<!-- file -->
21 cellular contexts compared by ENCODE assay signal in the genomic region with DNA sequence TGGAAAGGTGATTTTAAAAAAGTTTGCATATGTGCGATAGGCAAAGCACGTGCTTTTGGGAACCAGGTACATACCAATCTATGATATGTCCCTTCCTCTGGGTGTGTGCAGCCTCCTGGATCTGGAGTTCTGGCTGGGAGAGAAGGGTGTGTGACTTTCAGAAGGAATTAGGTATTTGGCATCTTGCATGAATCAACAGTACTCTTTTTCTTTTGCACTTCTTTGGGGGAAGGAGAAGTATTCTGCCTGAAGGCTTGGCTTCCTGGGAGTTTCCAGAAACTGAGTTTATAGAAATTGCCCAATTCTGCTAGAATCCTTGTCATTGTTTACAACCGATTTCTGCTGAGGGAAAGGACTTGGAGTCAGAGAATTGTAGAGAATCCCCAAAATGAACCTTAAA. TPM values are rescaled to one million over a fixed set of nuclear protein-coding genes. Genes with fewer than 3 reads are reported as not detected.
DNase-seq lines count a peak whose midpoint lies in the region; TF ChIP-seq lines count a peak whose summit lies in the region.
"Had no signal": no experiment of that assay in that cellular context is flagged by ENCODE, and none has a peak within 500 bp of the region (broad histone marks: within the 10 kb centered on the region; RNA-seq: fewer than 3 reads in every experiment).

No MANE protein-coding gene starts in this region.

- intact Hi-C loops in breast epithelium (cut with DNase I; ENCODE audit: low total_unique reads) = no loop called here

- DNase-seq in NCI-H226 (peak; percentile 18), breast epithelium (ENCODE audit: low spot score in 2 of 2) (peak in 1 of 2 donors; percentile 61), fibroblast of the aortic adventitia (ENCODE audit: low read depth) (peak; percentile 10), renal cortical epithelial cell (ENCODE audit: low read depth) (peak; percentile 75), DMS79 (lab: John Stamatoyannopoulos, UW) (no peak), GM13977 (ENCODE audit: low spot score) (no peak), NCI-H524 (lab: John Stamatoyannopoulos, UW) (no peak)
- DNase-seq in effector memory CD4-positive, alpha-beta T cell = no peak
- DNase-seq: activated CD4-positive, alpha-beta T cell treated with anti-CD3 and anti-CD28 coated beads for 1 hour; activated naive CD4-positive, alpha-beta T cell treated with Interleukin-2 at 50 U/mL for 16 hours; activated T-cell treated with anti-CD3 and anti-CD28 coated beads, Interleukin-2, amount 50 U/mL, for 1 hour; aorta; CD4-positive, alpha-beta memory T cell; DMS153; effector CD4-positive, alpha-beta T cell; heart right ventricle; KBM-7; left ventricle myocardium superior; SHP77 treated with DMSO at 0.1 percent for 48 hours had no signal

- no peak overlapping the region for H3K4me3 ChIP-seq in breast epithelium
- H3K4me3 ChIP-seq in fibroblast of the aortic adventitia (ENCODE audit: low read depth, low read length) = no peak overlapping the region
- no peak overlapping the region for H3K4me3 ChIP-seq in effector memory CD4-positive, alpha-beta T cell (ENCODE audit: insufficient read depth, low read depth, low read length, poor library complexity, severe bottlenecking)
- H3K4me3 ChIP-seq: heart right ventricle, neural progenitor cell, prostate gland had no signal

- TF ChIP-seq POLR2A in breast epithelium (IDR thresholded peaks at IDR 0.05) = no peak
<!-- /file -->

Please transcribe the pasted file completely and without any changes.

21 cellular contexts compared by ENCODE assay signal in the genomic region with DNA sequence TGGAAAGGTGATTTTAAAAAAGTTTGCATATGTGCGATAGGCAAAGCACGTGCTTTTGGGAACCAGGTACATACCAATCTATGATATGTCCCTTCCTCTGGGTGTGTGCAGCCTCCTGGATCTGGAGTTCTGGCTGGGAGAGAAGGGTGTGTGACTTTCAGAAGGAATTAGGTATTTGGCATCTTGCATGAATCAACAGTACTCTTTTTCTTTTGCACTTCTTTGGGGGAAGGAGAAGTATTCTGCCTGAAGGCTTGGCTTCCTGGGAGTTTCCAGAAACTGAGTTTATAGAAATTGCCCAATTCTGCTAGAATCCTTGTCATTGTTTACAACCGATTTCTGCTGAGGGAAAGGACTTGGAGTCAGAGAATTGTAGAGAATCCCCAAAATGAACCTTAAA. TPM values are rescaled to one million over a fixed set of nuclear protein-coding genes. Genes with fewer than 3 reads are reported as not detected.
DNase-seq lines count a peak whose midpoint lies in the region; TF ChIP-seq lines count a peak whose summit lies in the region.
"Had no signal": no experiment of that assay in that cellular context is flagged by ENCODE, and none has a peak within 500 bp of the region (broad histone marks: within the 10 kb centered on the region; RNA-seq: fewer than 3 reads in every experiment).

No MANE protein-coding gene starts in this region.

- intact Hi-C loops in breast epithelium (cut with DNase I; ENCODE audit: low total_unique reads) = no loop called here

- DNase-seq in NCI-H226 (peak; percentile 18), breast epithelium (ENCODE audit: low spot score in 2 of 2) (peak in 1 of 2 donors; percentile 61), fibroblast of the aortic adventitia (ENCODE audit: low read depth) (peak; percentile 10), renal cortical epithelial cell (ENCODE audit: low read depth) (peak; percentile 75), DMS79 (lab: John Stamatoyannopoulos, UW) (no peak), GM13977 (ENCODE audit: low spot score) (no peak), NCI-H524 (lab: John Stamatoyannopoulos, UW) (no peak)
- DNase-seq in effector memory CD4-positive, alpha-beta T cell = no peak
- DNase-seq: activated CD4-positive, alpha-beta T cell treated with anti-CD3 and anti-CD28 coated beads for 1 hour; activated naive CD4-positive, alpha-beta T cell treated with Interleukin-2 at 50 U/mL for 16 hours; activated T-cell treated with anti-CD3 and anti-CD28 coated beads, Interleukin-2, amount 50 U/mL, for 1 hour; aorta; CD4-positive, alpha-beta memory T cell; DMS153; effector CD4-positive, alpha-beta T cell; heart right ventricle; KBM-7; left ventricle myocardium superior; SHP77 treated with DMSO at 0.1 percent for 48 hours had no signal

- no peak overlapping the region for H3K4me3 ChIP-seq in breast epithelium
- H3K4me3 ChIP-seq in fibroblast of the aortic adventitia (ENCODE audit: low read depth, low read length) = no peak overlapping the region
- no peak overlapping the region for H3K4me3 ChIP-seq in effector memory CD4-positive, alpha-beta T cell (ENCODE audit: insufficient read depth, low read depth, low read length, poor library complexity, severe bottlenecking)
- H3K4me3 ChIP-seq: heart right ventricle, neural progenitor cell, prostate gland had no signal

- TF ChIP-seq POLR2A in breast epithelium (IDR thresholded peaks at IDR 0.05) = no peak